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We own the night

For  all the challenges the British Army faced in Iraq and Afghanistan, technologically it had the upper hand over its enemies.

But in the post-Telic and -Herrick era there is the very real possibility that UK troops may encounter an adversary whose capabilities match, or even outperform, their own.

In that scenario skills and drills could make the difference between mission success and failure, so the Service is ensuring its personnel are at the top of their game Ð by day or at night.

"It's hard to over-emphasise the difficulty of doing anything in the dark", said Lt Col Jim Kennedy, commanding officer of 1st Battalion, The Yorkshire Regiment.

"Imagine 1,000 people and 300 vehicles moving around in the middle of the night, with no lights, across tough terrain it's a huge challenge, and then you overlay the enemy on top of all that and it becomes even trickier."

The 43-year-old was talking to Soldier as his troops approached the end of their month-long deployment to British Army Training Unit Suffield (Batus).

Dug-in in a defensive position, the Servicemen were bracing themselves for an assault by a well-equipped, brigade-strength opposition force, who under the exercise storyline had invaded a neighbouring country.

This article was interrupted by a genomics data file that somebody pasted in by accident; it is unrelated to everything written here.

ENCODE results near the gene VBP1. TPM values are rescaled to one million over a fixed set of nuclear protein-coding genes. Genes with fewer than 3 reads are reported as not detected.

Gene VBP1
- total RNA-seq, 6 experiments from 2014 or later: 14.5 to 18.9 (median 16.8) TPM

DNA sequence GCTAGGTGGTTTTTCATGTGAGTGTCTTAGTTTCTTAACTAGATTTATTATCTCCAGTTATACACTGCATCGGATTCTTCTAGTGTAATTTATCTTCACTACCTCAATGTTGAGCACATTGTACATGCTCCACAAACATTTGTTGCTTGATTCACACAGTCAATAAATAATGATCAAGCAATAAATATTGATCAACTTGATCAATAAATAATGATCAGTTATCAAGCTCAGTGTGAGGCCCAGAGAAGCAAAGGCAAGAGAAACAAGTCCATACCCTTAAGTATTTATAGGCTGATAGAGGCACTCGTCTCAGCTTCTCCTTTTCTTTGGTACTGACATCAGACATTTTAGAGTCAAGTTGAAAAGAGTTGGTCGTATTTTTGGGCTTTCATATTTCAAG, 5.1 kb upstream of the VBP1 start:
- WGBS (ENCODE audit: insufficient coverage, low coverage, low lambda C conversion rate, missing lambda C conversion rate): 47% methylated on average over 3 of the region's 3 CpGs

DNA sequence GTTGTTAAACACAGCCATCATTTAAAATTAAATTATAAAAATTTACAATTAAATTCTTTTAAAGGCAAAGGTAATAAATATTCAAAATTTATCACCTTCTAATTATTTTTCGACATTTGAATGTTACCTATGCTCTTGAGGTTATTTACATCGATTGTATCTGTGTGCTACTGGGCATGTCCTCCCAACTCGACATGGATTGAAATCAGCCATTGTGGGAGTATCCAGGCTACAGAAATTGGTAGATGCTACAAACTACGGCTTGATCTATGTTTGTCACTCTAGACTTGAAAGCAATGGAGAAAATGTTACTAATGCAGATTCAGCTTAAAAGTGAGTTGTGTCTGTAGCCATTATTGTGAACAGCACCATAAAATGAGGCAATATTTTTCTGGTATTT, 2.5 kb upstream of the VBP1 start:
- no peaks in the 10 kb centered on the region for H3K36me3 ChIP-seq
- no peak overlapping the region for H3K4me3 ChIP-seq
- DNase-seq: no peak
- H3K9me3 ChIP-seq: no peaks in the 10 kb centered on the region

The serial was just one of an increased number of nocturnal missions built into this year's Prairie Storm.

"When you consider what we might come up against as an army in the next few years, it's likely that we will be facing a peer opposition," continued Lt Col Kennedy.

"Not only is the enemy not going to sleep at night, he may think he has parity, or that he has the edge and he will use that against us if he possibly can."

With a high-profile stint as the UK's lead armoured infantry battlegroup looming in 2018, the package was the collective training level four certification for the formation and its attached arms, which include C Squadron, The King's Royal Hussars, 33 Armoured Engineer Squadron, 26 Engineer Regiment and 28/143 Battery, 19 Regiment, Royal Artillery.

Lt Col Kennedy added: "This exercise is absolutely pivotal to make sure we're ready to go anywhere and do anything on behalf of the Queen."

"It is part of the journey on the way to operations, be that in Estonia or other parts of the world."

Somewhere out in the dark, the enemy (played by 1st Battalion, The Mercian Regiment) was preparing its attack.

Designated a 'peer plus' opponent (military speak for an adversary who is superior in capability or numbers) they were more than capable of decimating the defending friendly force.

As an added challenge, the 1 Yorks soldiers would have to differentiate between insurgent fighters entering the fray and groups of local civilians, all in the pitch black. But for 2nd Lt Chris Bailey (Yorks), who recently completed his platoon commanders course, the scenario was a familiar one.

"I'm fresh out of the factory and night training is a big focus throughout Sandhurst and Brecon now," he explained.

"Yes, part of it comes down to the kit but it's also down to the skill of the soldier and anything we can do to perfect that will give us an advantage."

 "In the dark you can't switch off and get away with it. If you switch off even for a minute you might split your call sign, so you have to make sure everyone, from commanders down to private troops, knows what they're doing."


Read the full story in the August issue...


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